Much of the retrospective focus has suggested that more financial education would have prevented the subprime boom and subsequent housing market collapse and argued that prospectively it can be a tool to prevent future crises in the mortgage market. While more information is always welcome in a marketplace, the emphasis on education suffers from several important flaws.

First, the extent to which disparities in knowledge about financial products were responsible for subprime lending is unclear. As mentioned above, high-income blacks and Latinos were more likely to receive subprime loans than even poor whites. The idea that the average African American borrower making a quarter of a million dollars a year was less educated than the average white borrower making a tenth of that is hard to believe. Complementary research found that over half of subprime borrowers could have qualified for prime loans. These findings strongly suggest predation and abuse by lenders was as or more significant than borrower’s supposed ignorance. At the very least, this research supports calls for greater transparency regarding lending practices—the expansion of HMDA data collection is a good start.

Second, a focus on the individual borrower ignores the ways in which structural factors, such as segregation and inequality, concentrate economic vulnerability and exacerbate times of crisis. Thirdly, and most importantly, an acceptance of financial education as the primary solution to economic disparities also represents an acceptance of a system that permits the exploitation of individuals who lack knowledge or information. “Caveat emptor” regimes have been tried and have failed. In today’s complex world, people are presented with too many choices and are not able to become experts in every area they need to make a choice in. Plus people—even educated people—are systematically “irrational” when making many important choices. There is just no reason to allow dangerous products on the market and to let individuals sort them out for themselves Instead, we should work to create more inclusive economic and social systems, which foster opportunity and prevent predatory corporate practices.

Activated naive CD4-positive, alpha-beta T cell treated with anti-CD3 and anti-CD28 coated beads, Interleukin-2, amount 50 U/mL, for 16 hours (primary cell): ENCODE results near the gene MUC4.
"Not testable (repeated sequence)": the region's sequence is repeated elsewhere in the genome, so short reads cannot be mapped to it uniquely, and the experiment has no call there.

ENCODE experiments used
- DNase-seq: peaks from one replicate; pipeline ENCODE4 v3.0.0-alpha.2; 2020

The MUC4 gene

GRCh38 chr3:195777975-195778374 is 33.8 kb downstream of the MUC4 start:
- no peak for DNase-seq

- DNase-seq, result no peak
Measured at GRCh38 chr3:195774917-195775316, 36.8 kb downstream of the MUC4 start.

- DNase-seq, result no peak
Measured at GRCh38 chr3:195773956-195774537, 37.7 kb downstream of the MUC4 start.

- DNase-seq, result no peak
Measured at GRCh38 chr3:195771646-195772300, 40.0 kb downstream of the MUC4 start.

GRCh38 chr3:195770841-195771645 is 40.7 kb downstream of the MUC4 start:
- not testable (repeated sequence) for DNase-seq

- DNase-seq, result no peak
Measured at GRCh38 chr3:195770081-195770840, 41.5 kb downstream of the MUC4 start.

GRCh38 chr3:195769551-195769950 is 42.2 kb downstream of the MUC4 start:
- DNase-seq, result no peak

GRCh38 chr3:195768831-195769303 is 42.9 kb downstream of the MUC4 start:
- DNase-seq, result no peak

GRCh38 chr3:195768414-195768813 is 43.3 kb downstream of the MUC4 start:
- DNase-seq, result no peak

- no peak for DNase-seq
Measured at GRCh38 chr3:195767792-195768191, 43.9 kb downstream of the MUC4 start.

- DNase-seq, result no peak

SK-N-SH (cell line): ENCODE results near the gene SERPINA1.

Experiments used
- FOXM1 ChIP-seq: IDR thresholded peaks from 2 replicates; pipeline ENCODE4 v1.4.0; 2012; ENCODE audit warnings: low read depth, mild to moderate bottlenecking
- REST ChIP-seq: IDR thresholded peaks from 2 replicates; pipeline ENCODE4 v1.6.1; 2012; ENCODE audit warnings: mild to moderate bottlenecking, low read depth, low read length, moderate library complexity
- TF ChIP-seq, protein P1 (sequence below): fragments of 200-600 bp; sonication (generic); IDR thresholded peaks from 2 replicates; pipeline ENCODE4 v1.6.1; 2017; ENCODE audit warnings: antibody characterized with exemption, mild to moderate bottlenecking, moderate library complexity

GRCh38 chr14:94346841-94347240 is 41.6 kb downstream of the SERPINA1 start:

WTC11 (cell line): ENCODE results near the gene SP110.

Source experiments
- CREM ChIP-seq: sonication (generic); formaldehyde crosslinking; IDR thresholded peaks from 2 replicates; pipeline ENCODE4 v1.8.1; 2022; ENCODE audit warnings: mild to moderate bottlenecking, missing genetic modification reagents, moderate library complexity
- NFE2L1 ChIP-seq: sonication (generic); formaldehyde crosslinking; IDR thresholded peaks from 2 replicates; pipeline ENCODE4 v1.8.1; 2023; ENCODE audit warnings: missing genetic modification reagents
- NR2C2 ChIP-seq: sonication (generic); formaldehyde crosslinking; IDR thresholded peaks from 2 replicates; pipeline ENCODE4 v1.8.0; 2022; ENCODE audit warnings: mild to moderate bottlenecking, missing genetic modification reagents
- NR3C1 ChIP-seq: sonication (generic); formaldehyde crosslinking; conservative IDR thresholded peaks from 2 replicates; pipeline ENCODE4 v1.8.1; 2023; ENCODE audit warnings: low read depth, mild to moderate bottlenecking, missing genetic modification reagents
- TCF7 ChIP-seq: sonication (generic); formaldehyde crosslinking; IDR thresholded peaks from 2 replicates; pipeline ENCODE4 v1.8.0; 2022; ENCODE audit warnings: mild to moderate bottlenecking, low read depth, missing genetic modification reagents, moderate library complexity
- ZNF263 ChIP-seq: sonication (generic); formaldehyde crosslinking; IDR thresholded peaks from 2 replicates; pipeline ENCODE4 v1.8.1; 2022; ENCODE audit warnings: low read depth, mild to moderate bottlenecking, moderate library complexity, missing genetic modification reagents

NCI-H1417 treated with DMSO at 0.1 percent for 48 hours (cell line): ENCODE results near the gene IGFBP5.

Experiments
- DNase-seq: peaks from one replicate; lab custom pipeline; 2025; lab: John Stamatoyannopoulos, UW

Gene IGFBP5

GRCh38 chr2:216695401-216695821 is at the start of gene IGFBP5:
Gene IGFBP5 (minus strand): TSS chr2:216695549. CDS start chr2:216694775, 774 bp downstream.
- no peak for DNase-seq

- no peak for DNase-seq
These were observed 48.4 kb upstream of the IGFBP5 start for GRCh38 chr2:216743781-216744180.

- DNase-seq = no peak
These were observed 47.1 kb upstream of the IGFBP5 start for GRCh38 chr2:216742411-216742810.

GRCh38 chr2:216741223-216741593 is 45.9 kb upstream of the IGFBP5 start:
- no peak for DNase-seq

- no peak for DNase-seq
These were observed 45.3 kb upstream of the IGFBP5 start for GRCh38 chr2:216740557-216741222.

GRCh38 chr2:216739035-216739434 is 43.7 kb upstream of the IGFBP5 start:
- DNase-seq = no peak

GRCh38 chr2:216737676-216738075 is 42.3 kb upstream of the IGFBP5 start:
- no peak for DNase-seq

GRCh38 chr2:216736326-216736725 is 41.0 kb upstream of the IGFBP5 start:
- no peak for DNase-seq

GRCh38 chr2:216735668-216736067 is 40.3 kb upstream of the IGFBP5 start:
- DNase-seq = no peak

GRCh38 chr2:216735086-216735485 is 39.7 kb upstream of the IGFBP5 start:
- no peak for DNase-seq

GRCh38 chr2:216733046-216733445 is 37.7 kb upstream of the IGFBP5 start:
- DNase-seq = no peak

Deconcentrating poverty and reducing racial isolation have been shown, time and again, to pay enormous dividends for the poor, without consequence for the non-poor. We’ve known for more than a century, that segregation concentrates vulnerability in communities of color. It connects multiple systems of disadvantage, which structure the lived experience and shape lives. The segmented mortgage market, which was fostered by segregation and led to the Great Recession, provided a tragic example of this dynamic. Racial equality in any arena is impossible without a serious effort to desegregate neighborhoods, cities, and regions. Again, although increasing the amount of information available to consumers (and researchers) could create a fairer marketplace, financial education on its own is likely insufficient to prevent economic crises and the inequality-widening effects those crises have. Fostering integrated communities will do far more to create economic opportunity and preempt financial predation.

Assistant Professor of public service at the NYU Robert F. Wagner Graduate School of Public Service

More in Discussion 18: Segregation & the Financial Crisis